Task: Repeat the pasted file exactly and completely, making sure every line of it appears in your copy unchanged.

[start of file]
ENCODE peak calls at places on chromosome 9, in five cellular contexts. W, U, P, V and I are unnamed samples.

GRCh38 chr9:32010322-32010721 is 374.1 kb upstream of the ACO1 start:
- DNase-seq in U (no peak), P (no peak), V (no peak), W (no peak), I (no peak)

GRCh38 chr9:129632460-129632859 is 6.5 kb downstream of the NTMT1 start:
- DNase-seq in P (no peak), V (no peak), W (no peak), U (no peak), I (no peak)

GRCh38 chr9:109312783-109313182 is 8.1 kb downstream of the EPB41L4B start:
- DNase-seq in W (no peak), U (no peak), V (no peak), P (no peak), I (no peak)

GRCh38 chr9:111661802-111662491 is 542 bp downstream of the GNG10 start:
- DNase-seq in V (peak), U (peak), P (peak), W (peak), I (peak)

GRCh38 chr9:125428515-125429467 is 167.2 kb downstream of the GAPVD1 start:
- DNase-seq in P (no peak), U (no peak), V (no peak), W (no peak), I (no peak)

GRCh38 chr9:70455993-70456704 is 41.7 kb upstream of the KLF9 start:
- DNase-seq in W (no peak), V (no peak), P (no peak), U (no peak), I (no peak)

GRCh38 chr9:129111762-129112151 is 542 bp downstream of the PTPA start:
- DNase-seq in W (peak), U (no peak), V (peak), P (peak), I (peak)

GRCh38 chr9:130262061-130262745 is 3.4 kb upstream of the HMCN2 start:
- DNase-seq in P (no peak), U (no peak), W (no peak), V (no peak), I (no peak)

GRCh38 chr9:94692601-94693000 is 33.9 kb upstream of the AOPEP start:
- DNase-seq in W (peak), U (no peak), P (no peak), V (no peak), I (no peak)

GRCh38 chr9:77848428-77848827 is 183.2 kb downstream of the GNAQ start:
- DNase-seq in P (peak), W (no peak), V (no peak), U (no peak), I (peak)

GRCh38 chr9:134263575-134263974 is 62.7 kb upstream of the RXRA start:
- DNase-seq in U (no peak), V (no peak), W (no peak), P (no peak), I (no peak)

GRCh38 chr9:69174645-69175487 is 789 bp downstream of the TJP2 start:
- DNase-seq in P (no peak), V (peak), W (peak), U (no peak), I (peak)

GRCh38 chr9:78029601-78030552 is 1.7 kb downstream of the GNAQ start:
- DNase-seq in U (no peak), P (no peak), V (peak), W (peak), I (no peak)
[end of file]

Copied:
ENCODE peak calls at places on chromosome 9, in five cellular contexts. W, U, P, V and I are unnamed samples.

GRCh38 chr9:32010322-32010721 is 374.1 kb upstream of the ACO1 start:
- DNase-seq in U (no peak), P (no peak), V (no peak), W (no peak), I (no peak)

GRCh38 chr9:129632460-129632859 is 6.5 kb downstream of the NTMT1 start:
- DNase-seq in P (no peak), V (no peak), W (no peak), U (no peak), I (no peak)

GRCh38 chr9:109312783-109313182 is 8.1 kb downstream of the EPB41L4B start:
- DNase-seq in W (no peak), U (no peak), V (no peak), P (no peak), I (no peak)

GRCh38 chr9:111661802-111662491 is 542 bp downstream of the GNG10 start:
- DNase-seq in V (peak), U (peak), P (peak), W (peak), I (peak)

GRCh38 chr9:125428515-125429467 is 167.2 kb downstream of the GAPVD1 start:
- DNase-seq in P (no peak), U (no peak), V (no peak), W (no peak), I (no peak)

GRCh38 chr9:70455993-70456704 is 41.7 kb upstream of the KLF9 start:
- DNase-seq in W (no peak), V (no peak), P (no peak), U (no peak), I (no peak)

GRCh38 chr9:129111762-129112151 is 542 bp downstream of the PTPA start:
- DNase-seq in W (peak), U (no peak), V (peak), P (peak), I (peak)

GRCh38 chr9:130262061-130262745 is 3.4 kb upstream of the HMCN2 start:
- DNase-seq in P (no peak), U (no peak), W (no peak), V (no peak), I (no peak)

GRCh38 chr9:94692601-94693000 is 33.9 kb upstream of the AOPEP start:
- DNase-seq in W (peak), U (no peak), P (no peak), V (no peak), I (no peak)

GRCh38 chr9:77848428-77848827 is 183.2 kb downstream of the GNAQ start:
- DNase-seq in P (peak), W (no peak), V (no peak), U (no peak), I (peak)

GRCh38 chr9:134263575-134263974 is 62.7 kb upstream of the RXRA start:
- DNase-seq in U (no peak), V (no peak), W (no peak), P (no peak), I (no peak)

GRCh38 chr9:69174645-69175487 is 789 bp downstream of the TJP2 start:
- DNase-seq in P (no peak), V (peak), W (peak), U (no peak), I (peak)

GRCh38 chr9:78029601-78030552 is 1.7 kb downstream of the GNAQ start:
- DNase-seq in U (no peak), P (no peak), V (peak), W (peak), I (no peak)